Communication, Navigation & Surveillance dashboard: EUROCONTROL’s new tool on fleet capabilities

16 October 2017

The Communication, Navigation & Surveillance (CNS) dashboard, which provides reports and statistics on flights and aircraft with certain declared capabilities, was made available to the public in April 2017. It already has 244 users, including 84 air navigation service providers (ANSPs), 12 airports, 17 operators and 19 authorities.

The CNS dashboard analyses the CNS and Performance Based Navigation (PBN) information contained in the ICAO Flight Plans submitted to the Network Manager. Different periods of time, airports, airlines or aircraft types can be analysed. Even though it might not always be accurate and complete, the dashboard is a unique source of useful information for the monitoring of fleet capabilities and the preparation of PBN deployment plans.

Thanks to an interface with EUROCONTROL’s aircraft fleet database – PRISME Fleet 2 – the dashboard generates both aircraft and flight reports.

Users can visualise the number of flights or aircraft with a particular CNS capability (including Global Navigation Satellite System (GNSS)) without having in‐depth knowledge of the databases’ structure or advanced software skills for querying the databases. The dashboard also provides an aggregated view of traffic characteristics, instead of just providing lists of flights or aircraft and their capabilities.

The CNS dashboard is one of EUROCONTROL’s tools which help support PBN implementation. It is available through the EUROCONTROL OneSky Online extranet. It will also become accessible through the ePBN Portal, which is currently under development.

Setting up the CNS dashboard

In November 2012, ICAO updated the Flight Plan (FPL) format, incorporating codes for CNS and PBN capabilities. FPL content quickly became an interesting source of information on traffic and fleets, especially in the PBN domain where alternative sources of information are rare.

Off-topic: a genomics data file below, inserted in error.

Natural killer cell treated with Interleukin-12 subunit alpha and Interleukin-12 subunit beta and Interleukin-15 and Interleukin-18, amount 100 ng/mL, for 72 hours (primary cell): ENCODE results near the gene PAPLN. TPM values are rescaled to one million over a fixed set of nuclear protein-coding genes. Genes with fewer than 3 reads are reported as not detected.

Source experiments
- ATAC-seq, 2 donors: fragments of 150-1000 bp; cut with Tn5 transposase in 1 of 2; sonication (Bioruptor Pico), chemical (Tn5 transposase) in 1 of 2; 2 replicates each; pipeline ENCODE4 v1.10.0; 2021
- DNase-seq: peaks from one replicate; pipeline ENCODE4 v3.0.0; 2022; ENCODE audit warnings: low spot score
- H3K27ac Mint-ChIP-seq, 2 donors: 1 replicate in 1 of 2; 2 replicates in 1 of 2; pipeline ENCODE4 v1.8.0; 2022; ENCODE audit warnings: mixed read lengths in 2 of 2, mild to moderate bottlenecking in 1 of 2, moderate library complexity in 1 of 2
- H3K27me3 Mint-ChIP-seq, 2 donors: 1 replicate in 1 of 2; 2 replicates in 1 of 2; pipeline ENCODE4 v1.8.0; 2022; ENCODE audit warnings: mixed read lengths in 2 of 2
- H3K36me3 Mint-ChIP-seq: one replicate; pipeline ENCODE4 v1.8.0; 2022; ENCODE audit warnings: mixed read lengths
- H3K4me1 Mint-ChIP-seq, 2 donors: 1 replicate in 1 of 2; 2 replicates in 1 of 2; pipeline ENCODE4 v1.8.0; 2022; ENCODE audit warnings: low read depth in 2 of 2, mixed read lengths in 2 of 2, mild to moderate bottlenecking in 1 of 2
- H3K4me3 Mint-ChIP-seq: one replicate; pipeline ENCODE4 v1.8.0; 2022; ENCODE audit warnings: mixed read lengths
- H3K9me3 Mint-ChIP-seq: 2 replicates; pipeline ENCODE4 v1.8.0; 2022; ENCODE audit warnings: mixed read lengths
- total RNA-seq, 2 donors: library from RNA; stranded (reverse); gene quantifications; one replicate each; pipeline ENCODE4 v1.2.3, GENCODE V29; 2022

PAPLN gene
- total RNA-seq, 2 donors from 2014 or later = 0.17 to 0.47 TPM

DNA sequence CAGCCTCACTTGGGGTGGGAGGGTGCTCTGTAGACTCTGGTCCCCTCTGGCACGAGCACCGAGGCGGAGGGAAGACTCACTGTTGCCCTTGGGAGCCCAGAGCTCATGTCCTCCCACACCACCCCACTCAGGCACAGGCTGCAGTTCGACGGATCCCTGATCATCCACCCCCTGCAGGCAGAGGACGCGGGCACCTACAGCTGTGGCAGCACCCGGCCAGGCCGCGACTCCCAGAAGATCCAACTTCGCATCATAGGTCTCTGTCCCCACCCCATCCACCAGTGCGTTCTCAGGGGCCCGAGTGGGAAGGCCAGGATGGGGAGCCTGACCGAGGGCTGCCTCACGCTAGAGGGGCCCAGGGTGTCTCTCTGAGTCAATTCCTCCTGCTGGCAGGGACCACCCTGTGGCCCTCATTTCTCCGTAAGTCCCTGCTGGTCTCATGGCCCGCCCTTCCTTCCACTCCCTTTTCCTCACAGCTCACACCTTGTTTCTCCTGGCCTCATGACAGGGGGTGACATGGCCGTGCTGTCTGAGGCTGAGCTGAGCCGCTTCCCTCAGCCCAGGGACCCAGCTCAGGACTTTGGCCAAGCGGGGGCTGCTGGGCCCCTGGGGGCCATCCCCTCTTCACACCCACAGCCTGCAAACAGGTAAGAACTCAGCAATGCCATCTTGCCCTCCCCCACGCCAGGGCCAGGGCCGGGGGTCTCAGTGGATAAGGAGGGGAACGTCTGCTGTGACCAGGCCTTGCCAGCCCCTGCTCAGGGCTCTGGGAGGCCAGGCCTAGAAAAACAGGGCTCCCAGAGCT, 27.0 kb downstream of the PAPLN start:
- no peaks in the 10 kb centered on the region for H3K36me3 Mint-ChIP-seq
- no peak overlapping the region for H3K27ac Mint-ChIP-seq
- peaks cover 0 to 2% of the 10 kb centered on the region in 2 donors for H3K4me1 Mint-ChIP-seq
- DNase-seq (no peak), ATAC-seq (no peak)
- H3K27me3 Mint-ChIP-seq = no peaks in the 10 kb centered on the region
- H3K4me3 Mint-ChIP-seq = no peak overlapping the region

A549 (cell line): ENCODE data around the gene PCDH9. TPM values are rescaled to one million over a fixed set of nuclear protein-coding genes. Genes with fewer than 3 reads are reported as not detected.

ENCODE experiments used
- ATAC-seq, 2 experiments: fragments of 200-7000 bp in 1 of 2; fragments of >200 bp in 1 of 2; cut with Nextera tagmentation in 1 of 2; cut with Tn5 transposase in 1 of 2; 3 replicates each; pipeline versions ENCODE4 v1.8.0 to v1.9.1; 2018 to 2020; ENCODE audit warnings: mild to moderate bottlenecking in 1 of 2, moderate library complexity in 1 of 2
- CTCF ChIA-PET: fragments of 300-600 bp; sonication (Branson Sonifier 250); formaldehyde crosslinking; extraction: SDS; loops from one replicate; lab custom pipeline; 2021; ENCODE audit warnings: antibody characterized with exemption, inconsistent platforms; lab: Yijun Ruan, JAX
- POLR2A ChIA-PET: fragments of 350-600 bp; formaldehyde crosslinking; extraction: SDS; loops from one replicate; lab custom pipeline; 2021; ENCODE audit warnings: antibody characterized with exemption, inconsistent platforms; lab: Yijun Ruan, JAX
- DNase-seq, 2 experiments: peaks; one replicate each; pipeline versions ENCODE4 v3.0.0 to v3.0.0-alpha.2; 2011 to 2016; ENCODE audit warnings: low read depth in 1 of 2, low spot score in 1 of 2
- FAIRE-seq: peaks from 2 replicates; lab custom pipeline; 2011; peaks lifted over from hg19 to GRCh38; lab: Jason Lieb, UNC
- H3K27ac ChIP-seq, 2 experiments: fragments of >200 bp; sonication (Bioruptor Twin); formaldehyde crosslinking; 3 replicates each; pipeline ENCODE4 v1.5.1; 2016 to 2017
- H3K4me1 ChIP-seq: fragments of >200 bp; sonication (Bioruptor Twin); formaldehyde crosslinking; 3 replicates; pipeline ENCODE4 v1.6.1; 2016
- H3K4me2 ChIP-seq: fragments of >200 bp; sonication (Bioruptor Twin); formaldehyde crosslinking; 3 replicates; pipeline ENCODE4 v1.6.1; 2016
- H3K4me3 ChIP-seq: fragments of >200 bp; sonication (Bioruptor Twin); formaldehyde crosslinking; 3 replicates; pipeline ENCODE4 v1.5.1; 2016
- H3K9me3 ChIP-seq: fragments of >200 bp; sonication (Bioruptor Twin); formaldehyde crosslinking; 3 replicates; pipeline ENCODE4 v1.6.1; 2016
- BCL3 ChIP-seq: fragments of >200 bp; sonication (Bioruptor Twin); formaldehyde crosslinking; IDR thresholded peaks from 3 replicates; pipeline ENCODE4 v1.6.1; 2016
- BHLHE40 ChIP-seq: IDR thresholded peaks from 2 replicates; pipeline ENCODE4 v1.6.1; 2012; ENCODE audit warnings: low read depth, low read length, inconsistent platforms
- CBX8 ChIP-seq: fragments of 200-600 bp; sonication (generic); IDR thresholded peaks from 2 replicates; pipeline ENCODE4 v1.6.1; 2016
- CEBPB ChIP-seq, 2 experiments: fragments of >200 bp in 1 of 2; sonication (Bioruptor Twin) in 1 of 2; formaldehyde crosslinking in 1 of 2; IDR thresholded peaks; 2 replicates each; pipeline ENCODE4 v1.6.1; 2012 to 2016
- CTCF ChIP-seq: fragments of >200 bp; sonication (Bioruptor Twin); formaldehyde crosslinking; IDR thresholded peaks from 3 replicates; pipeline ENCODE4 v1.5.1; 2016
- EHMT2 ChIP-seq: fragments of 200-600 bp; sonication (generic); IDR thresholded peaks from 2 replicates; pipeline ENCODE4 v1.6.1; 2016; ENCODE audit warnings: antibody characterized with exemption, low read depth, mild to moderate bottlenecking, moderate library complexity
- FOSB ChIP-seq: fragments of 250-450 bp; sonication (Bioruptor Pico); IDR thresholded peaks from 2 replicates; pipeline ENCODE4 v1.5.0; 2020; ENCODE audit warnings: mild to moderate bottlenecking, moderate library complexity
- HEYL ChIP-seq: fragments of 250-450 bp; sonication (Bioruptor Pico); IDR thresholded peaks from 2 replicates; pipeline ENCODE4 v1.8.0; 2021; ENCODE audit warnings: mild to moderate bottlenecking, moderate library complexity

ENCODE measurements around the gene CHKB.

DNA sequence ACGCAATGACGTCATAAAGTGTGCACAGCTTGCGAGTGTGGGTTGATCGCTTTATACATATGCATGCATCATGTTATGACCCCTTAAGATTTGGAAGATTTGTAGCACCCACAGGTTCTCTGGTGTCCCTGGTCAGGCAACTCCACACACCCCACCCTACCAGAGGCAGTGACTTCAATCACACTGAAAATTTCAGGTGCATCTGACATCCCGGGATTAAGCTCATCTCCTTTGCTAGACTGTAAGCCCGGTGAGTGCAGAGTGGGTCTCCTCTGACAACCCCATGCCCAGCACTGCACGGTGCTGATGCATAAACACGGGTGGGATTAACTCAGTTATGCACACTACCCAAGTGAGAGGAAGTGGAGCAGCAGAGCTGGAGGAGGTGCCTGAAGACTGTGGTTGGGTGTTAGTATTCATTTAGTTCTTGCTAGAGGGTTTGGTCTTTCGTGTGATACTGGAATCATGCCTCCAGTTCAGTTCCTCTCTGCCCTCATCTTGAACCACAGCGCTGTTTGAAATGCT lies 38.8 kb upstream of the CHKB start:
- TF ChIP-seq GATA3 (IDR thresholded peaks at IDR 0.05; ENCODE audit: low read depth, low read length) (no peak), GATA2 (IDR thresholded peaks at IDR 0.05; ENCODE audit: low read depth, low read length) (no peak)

So, FPL PBN content began to be analysed and documented in bi‐annual reports which were then distributed to stakeholders’ groups for information. The reports generated even more interest and the number of requests for additional, more targeted analysis of traffic increased. It soon became clear that having a tool would help meet this demand and this is where the idea of the CNS dashboard emerged.

Next steps

New features are expected to be integrated into the dashboard by the end of 2017, including periodic automatic reports, extra filters (country of registration and user segmentation), and additional statistics for ANSPs and airports (on aircraft makes and models).

Improvement of the data quality by correlating it with sources of information other than Flight Plans has also been planned for future releases.

Moreover, external users of the tool should soon form a community which will regularly be consulted on their needs and expectations, so that the tool continues to meet requirements.

Related news